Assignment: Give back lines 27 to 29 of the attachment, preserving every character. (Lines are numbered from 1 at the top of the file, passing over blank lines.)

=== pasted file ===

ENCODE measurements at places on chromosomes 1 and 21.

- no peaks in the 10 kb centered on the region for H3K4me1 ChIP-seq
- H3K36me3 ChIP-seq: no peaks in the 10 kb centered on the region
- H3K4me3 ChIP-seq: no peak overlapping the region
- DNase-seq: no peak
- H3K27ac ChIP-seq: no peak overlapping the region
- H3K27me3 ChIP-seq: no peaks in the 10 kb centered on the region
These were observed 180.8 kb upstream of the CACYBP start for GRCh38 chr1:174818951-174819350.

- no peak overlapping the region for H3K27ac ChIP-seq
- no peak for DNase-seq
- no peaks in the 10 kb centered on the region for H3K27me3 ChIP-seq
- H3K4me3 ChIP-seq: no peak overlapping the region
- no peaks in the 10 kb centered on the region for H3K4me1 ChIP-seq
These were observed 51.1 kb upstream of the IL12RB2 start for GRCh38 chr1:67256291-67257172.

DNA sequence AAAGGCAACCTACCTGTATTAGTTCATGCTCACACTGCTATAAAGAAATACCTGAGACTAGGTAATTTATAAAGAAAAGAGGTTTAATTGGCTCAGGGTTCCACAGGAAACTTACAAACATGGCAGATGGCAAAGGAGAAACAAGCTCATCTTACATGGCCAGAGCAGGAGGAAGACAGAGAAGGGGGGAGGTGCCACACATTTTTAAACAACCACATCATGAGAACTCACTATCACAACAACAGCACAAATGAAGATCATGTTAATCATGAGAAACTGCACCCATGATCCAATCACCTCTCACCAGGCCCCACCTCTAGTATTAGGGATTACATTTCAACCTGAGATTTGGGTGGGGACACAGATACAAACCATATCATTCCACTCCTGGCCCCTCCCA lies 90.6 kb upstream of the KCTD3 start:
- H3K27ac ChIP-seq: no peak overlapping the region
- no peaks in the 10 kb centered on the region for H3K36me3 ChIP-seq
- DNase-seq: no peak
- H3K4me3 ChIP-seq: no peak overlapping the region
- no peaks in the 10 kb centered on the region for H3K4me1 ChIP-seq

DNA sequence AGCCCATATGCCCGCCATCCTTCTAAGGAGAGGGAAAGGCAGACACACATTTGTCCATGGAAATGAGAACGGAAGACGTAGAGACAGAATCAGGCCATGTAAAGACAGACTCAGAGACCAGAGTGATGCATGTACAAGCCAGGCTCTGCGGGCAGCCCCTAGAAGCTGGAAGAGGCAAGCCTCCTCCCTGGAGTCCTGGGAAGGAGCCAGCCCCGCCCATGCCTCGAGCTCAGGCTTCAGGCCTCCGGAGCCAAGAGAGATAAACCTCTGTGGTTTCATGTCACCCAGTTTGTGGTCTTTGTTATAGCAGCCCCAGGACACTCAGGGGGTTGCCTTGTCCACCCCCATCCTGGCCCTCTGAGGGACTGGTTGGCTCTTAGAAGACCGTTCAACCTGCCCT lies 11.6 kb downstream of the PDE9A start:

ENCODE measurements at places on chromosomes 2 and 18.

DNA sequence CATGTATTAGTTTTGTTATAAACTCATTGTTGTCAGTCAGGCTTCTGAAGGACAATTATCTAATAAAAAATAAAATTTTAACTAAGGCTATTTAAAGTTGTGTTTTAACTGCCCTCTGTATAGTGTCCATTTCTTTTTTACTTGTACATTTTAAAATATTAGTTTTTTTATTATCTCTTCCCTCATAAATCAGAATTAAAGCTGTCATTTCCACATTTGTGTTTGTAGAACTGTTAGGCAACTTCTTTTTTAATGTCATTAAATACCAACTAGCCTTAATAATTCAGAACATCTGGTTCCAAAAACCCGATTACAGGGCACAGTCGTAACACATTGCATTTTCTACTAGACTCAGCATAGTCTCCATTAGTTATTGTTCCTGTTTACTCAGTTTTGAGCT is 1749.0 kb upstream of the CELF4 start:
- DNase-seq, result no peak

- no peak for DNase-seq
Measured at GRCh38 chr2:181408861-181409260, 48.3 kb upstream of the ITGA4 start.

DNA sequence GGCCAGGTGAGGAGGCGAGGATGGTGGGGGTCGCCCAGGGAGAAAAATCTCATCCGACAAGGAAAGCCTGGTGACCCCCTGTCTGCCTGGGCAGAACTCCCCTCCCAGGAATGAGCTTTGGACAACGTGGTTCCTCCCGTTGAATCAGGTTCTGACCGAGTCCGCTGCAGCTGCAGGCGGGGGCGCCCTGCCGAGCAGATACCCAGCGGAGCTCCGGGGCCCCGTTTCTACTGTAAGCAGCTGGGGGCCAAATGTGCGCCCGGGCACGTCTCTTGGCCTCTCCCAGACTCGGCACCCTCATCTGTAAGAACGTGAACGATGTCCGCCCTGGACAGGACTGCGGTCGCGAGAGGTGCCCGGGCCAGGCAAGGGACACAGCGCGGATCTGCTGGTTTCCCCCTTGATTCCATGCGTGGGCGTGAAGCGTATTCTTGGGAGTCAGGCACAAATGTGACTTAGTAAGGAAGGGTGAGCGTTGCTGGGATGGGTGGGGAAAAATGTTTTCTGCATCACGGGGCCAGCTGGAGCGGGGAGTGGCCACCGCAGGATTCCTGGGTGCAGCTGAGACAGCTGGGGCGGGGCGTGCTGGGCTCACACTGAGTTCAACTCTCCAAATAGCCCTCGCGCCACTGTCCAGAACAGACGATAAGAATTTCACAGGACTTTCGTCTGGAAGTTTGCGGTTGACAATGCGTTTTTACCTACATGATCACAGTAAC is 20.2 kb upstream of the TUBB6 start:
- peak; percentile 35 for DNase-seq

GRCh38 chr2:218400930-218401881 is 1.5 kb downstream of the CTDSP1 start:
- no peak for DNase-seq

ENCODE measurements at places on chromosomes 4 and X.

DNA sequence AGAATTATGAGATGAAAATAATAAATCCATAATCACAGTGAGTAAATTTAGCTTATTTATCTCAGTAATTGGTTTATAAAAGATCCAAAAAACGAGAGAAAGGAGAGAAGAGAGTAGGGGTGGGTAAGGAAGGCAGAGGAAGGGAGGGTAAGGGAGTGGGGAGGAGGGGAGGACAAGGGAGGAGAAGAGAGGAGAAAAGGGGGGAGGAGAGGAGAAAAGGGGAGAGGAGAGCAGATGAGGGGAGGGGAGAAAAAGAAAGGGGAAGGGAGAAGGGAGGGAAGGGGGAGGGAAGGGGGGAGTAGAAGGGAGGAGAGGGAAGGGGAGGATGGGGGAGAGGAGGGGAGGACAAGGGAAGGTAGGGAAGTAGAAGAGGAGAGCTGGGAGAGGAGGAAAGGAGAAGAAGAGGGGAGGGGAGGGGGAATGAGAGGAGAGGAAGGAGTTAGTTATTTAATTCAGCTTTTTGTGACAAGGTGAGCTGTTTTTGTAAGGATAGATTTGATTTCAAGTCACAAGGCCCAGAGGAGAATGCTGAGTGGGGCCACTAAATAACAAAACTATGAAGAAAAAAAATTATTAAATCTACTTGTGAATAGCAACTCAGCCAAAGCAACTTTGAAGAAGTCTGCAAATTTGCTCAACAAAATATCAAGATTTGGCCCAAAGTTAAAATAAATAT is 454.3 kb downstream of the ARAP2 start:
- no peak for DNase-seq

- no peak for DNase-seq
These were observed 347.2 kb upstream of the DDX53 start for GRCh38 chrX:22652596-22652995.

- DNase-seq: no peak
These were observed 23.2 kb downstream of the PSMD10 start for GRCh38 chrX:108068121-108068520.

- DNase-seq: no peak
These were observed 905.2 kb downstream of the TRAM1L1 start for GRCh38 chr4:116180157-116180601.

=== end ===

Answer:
DNA sequence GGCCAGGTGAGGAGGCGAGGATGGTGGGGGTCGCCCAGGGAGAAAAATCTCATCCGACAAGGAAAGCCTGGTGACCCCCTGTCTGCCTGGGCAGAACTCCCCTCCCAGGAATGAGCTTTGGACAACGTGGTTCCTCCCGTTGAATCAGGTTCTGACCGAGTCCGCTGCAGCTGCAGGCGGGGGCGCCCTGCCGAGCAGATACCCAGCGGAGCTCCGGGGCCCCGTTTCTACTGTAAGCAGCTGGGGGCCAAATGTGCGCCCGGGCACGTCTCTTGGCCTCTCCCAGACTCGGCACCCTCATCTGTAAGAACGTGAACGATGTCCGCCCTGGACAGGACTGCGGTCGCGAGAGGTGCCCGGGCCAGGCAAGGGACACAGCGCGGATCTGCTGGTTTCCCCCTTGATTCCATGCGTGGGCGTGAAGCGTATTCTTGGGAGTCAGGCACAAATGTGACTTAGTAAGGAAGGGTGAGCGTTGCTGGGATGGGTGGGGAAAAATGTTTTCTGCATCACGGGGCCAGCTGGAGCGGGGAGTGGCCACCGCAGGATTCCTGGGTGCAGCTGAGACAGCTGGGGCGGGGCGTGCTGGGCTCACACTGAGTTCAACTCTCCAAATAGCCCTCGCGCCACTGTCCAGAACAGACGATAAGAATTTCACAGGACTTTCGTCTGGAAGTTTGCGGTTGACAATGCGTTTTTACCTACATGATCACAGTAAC is 20.2 kb upstream of the TUBB6 start:
- peak; percentile 35 for DNase-seq

GRCh38 chr2:218400930-218401881 is 1.5 kb downstream of the CTDSP1 start: